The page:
Over Easy: Changes
This past week has been al about changes. Here at FDL with new servers, a new main page layout and new commenting system. Starbuck’s latest blog was on change in photography. This one is on technological change. As Lawrence Welk would say, “What an appropriate a number”.
Humans are not fond of change, and that’s putting it mildly. They will fight it tooth and nail. If you don’t believe me, just look at the history of the republican party. Especially these days.
Fighting the introduction of the transistor. Not once but twice. In the early 1950s, then again in the late 1960s. Arguing that the vacuum tubes were far superior. And in a few cases they were correct. But hardly all and in audio at least Bob Carver proved them wrong.
When it looked like Single Sideband [SSB] modulation was going to take over from good old Amplitude Modulation [AM] on the Amateur Radio Bands, there was much howling and screaming and carrying on. The technological equivalent of “Get a horse”. Calling it “Donald Duck Band”
When the FCC decided to implement Incentive Licensing there was such an uproar you’d have thought the whole government had instantly become part of the Soviet Union. The tundra and all.
And when the FCC decided to drop the morse code requirement from obtaining an Amateur Radio license, you’d have though that everyone had gone completely “round the bend”. Never mind the fact that it was there only because of international agreement and as soon as that was removed, it went away here as well. Or that the vast majority of HAMS could not wait to see it go.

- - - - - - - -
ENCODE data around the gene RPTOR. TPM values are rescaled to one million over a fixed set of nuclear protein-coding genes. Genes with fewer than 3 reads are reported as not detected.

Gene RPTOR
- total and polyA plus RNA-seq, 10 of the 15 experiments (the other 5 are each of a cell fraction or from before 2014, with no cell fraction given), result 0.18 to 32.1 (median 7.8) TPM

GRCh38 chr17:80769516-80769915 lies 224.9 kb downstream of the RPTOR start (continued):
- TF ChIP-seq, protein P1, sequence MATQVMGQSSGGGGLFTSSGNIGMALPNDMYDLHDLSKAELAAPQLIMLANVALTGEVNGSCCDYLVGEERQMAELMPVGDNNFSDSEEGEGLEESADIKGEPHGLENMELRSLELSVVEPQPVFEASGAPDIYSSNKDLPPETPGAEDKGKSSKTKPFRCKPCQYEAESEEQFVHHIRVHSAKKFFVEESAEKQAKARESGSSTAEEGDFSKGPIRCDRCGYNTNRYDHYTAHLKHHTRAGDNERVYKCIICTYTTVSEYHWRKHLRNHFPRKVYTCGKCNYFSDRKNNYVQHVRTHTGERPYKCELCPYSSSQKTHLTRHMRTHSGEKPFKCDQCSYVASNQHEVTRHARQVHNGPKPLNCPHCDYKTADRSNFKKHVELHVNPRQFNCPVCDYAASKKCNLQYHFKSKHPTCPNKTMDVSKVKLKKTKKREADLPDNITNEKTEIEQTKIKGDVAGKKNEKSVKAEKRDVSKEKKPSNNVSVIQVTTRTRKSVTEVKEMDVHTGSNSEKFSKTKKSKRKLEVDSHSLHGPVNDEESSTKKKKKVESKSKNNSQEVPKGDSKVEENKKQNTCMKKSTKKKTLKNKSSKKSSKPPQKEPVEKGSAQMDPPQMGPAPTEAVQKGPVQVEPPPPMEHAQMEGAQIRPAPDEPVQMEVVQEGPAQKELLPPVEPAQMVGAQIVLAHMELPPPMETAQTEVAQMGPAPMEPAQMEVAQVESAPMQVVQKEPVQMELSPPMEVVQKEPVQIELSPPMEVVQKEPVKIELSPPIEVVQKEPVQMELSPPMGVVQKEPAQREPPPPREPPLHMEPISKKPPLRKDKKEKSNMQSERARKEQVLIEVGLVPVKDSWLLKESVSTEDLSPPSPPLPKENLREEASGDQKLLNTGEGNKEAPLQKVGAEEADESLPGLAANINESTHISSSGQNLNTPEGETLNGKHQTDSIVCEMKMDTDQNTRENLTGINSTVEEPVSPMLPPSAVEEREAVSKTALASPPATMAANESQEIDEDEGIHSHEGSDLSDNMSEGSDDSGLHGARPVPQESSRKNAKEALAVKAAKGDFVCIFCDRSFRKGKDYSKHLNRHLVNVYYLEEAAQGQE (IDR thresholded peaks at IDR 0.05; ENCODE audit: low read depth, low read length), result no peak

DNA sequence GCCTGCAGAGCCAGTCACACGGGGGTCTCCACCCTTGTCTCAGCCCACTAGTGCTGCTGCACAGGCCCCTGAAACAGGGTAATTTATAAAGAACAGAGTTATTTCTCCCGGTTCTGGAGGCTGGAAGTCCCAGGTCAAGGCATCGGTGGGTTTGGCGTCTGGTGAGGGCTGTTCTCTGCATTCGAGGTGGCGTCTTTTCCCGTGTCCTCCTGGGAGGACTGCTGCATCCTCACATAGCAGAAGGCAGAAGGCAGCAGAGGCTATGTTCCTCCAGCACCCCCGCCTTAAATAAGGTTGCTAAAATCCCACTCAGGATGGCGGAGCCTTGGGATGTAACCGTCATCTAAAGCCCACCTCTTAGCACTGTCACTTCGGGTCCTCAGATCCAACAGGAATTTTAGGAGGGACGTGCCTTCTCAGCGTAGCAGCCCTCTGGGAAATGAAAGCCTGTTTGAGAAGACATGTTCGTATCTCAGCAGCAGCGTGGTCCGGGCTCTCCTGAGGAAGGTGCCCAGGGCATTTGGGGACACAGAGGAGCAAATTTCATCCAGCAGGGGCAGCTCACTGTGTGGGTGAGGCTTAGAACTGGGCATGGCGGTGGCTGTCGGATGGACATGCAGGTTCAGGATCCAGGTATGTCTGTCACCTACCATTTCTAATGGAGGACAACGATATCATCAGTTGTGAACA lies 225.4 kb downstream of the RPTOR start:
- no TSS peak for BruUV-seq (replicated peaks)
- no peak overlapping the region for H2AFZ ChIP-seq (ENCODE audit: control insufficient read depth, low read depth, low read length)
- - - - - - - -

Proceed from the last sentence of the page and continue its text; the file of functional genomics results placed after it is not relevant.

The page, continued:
Then there is a hole host of changes that has happened in the computer world. From the demise of the big, expensive, unreliable, bulky and slow mainframe computers to small efficient mini computers to servers and desktops. Dialup communication being replaced by high speed networking and dumb ascii terminals by inter-networking. All met with pronouncements of the sky is falling and the world is coming to and end. None of which happened of course.
When DIGITAL audio to over from analogue with CDs taking over fro vinyl and mp3 players from cassettes. OY the carrying on. But the analogue aficionados had a plan. Just redefine audio state of the art to include scratchy, noisy, distorted analogue disk and tape and play it on vacuum tube equipment and charge a small fortune to do so.
So change is not always bad and not always good. But change is inevitable and necessary. It takes work and thought and a willingness to leave you comfort zone and risk.
We will persevere and accept these new changes and carry on with style.